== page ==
When I first moved to Michigan, I embarrassingly thought that Detroit was the state capital. I think most people from other parts of the world would think the same thing — and not without reason. Detroit, the biggest city in Michigan, is widely known for its nicknames: The D, Motor City, Motown. Our radios have played a lot of songs written about Detroit by famous musicians like Eminem, Kid Rock and Kiss. There’s also the Detroit Pistons, Detroit Red Wings and Detroit Tigers that even a sports novice like me has gotten wind of from the media. So it is easy for us foreigners to mistake Detroit as the capital instead of Lansing. Yes, the actual capital is Lansing.
Because of an appointment with immigration (don’t worry, I’m not being deported), Kyle and I had a chance to go around Downtown Detroit for two hours. On the way there, I squealed at my first sight of a tall building, which may actually be no more than forty floors. Coming from Williamston with buildings built horizontally, a city girl like me couldn’t help but get excited by a medium-sized tower.
We were blessed with a chilly but still beautiful weather with the sun out, so walking around and taking pictures like first-time tourists were pleasant activities. To sum it all up, I LOVE the city. Its landmarks and structures contain a mixture of the past and the present, the old and the new, the good and the bad. I’ve always been the type of traveler who sees things based on the story they tell, and Detroit with all its fragility and tumultuous condition, is teeming with art, music, theater, sports and nightlife.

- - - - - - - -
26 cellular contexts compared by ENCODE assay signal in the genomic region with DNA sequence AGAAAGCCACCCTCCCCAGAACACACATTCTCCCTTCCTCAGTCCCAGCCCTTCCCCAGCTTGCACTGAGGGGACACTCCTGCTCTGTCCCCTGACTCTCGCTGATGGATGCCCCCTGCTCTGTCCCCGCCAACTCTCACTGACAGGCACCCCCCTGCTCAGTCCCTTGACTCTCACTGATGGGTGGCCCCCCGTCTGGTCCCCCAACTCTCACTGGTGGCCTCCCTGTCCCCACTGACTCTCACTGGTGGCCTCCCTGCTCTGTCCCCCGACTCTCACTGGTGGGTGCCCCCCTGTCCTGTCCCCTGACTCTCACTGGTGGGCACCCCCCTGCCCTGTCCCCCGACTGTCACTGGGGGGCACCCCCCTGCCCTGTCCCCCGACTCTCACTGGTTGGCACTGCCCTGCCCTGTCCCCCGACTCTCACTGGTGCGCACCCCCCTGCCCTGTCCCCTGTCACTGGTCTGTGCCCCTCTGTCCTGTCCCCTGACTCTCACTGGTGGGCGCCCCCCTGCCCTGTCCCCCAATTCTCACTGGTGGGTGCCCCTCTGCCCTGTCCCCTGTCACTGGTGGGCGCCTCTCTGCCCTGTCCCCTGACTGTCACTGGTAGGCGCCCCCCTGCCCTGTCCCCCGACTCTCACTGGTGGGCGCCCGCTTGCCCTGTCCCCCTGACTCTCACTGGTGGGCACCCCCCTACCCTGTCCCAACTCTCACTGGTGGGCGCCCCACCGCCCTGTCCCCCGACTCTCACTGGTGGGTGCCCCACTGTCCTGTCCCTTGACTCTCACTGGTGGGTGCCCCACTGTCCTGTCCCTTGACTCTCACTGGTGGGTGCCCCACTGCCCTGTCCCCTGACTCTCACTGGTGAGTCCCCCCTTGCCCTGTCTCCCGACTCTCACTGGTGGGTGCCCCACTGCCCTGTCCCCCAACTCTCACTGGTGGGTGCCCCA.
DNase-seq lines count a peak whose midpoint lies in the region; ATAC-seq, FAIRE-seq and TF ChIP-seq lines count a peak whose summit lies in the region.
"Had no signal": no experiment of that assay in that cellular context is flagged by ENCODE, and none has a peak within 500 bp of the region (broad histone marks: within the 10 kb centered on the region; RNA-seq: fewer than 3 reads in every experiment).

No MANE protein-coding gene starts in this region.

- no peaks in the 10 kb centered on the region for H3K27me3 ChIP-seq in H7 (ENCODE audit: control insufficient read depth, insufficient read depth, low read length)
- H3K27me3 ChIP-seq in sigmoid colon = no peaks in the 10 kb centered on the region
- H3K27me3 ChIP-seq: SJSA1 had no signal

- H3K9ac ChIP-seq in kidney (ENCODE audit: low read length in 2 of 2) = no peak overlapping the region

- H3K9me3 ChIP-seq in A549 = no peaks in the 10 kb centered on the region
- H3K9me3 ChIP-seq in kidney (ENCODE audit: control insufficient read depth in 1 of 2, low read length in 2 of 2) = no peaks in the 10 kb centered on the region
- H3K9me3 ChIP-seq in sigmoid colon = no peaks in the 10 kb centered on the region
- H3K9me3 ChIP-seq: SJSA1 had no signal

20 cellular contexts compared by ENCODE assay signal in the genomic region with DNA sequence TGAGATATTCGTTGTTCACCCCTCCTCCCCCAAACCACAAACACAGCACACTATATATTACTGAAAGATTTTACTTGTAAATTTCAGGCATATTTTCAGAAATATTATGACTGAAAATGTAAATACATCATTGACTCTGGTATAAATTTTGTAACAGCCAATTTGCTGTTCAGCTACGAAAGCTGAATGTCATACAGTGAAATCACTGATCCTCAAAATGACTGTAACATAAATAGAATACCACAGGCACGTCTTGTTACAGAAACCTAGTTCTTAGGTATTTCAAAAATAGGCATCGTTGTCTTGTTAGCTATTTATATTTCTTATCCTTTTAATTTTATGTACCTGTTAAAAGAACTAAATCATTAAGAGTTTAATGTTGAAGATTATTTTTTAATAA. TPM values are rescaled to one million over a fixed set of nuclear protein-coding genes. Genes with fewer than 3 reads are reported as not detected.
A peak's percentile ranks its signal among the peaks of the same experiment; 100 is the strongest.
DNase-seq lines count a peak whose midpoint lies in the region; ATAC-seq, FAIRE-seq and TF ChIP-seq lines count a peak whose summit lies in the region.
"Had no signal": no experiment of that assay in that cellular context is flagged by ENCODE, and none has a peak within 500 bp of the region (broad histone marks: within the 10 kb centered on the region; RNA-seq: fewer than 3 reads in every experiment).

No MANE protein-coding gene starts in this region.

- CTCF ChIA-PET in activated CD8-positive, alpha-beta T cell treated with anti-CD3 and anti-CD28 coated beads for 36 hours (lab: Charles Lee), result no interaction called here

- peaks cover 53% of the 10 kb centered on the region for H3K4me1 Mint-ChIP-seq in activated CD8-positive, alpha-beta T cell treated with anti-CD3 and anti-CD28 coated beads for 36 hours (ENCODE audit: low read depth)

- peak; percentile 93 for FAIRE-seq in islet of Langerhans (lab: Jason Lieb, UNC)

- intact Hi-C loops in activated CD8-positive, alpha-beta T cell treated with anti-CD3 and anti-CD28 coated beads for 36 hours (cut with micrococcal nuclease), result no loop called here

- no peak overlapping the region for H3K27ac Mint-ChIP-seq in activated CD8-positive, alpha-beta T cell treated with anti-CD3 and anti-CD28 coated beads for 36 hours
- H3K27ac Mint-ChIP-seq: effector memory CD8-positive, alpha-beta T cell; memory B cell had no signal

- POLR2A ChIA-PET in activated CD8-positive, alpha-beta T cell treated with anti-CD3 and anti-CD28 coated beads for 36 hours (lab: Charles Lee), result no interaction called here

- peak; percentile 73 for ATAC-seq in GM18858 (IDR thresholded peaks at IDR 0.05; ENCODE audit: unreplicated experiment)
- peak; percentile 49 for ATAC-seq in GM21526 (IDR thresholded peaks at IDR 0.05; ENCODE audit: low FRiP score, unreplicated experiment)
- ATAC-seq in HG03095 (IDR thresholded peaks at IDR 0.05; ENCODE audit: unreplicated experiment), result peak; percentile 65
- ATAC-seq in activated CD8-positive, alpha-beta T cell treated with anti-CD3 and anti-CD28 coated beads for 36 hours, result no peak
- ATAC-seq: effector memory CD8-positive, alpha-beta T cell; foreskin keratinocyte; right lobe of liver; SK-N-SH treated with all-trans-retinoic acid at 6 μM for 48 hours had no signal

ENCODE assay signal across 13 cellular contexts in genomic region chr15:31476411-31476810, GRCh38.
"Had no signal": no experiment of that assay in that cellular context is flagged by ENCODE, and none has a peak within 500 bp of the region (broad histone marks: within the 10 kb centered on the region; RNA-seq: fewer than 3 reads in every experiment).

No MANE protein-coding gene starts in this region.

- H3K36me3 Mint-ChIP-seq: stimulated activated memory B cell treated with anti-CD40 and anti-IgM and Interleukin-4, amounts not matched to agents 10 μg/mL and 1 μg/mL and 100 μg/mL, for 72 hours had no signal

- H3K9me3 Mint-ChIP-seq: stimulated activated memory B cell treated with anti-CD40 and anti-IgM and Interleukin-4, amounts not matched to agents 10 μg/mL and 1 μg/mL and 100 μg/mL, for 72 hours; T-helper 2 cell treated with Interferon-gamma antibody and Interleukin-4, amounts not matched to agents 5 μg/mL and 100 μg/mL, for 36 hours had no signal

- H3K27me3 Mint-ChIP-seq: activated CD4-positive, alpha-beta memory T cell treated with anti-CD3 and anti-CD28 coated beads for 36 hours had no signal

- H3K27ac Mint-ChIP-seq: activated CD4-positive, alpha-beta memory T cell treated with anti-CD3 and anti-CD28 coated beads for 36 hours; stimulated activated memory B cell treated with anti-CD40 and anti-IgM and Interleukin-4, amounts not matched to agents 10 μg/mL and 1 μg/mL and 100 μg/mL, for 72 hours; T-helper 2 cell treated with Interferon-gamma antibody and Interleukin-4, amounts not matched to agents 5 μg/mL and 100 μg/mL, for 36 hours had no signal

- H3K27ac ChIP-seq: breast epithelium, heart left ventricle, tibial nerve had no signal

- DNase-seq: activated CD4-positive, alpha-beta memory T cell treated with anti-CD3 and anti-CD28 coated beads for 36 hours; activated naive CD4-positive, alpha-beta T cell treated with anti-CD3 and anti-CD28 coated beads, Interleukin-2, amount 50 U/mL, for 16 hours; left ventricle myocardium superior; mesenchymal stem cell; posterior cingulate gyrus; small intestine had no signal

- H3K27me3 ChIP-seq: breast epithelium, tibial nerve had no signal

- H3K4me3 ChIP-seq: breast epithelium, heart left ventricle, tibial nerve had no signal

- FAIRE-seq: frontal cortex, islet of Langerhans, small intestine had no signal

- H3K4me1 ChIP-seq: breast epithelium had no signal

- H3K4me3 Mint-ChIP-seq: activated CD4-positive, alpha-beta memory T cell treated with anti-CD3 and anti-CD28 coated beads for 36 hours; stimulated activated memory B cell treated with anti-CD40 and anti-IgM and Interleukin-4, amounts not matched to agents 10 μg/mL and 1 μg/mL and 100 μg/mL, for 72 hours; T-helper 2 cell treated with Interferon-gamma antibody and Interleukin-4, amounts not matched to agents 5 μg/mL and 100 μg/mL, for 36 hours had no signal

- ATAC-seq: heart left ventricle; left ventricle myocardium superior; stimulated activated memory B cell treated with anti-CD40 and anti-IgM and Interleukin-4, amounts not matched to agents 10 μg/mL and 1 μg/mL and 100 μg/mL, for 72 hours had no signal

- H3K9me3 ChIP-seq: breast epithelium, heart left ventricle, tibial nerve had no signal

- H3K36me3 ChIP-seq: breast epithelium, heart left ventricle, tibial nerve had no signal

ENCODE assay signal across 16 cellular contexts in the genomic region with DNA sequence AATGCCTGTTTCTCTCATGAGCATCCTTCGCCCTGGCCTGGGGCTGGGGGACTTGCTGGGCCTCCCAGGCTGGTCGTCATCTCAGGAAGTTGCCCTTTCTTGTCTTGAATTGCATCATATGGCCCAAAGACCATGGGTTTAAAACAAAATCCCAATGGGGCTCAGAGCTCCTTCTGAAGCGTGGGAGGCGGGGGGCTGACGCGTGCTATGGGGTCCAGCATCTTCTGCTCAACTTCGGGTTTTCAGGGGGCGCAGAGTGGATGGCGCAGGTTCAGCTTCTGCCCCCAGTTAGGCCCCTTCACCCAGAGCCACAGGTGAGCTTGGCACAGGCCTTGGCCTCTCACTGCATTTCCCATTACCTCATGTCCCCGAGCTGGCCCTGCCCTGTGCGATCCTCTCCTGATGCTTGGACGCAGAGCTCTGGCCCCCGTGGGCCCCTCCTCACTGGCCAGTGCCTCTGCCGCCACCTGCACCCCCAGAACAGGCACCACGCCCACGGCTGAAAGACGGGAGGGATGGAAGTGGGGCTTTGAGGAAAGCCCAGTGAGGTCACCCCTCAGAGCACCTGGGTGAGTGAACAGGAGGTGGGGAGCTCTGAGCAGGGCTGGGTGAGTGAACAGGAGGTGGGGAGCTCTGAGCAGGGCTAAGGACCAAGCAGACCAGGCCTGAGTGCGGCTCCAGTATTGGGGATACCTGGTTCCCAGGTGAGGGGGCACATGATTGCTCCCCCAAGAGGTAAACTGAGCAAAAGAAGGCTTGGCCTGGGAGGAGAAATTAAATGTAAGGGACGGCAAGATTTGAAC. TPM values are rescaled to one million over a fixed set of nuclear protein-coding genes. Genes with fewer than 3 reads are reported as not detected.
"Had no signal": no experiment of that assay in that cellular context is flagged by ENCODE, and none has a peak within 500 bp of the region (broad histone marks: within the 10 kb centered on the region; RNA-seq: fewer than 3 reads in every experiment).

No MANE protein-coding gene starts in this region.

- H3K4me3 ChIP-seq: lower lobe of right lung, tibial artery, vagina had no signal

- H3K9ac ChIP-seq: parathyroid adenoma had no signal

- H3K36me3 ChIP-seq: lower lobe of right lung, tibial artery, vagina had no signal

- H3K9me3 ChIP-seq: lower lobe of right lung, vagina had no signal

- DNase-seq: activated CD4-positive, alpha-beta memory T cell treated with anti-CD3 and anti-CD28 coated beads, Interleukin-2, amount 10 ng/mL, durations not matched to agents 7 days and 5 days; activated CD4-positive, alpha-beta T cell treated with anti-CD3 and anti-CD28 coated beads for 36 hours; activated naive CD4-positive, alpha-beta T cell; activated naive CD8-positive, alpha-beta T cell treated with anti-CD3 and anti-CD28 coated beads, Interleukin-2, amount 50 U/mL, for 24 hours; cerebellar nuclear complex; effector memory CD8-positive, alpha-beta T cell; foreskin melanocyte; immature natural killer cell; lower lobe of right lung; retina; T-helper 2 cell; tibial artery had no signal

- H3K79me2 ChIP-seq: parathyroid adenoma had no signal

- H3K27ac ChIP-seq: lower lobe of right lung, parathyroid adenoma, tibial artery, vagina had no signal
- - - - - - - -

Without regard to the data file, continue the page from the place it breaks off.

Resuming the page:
In spite of Downtown Detroit being a sports and entertainment hub, there are still hard facts that cannot be ignored about this city. Just driving outside the city and into the suburbs will show how the distressed economy is still far from bouncing back from the way it was. Real estate is so miserable that you can buy a house for $2000. It sounds like a steal but you can’t actually live there due to the crime-infested neighborhoods. While we were on the highway, we saw miles and miles of dilapidated houses that once belonged to the middle class.
Detroit will charm you with all its iconic blasts-from-the-past landmarks, but at the same time, bombard you with eye sores and confusion as to what happened to it. It’s a shame to see what Detroit used to be and what it could have been today. Nonetheless, it is still a living legend and if you know where to look, you might find more than what it can offer.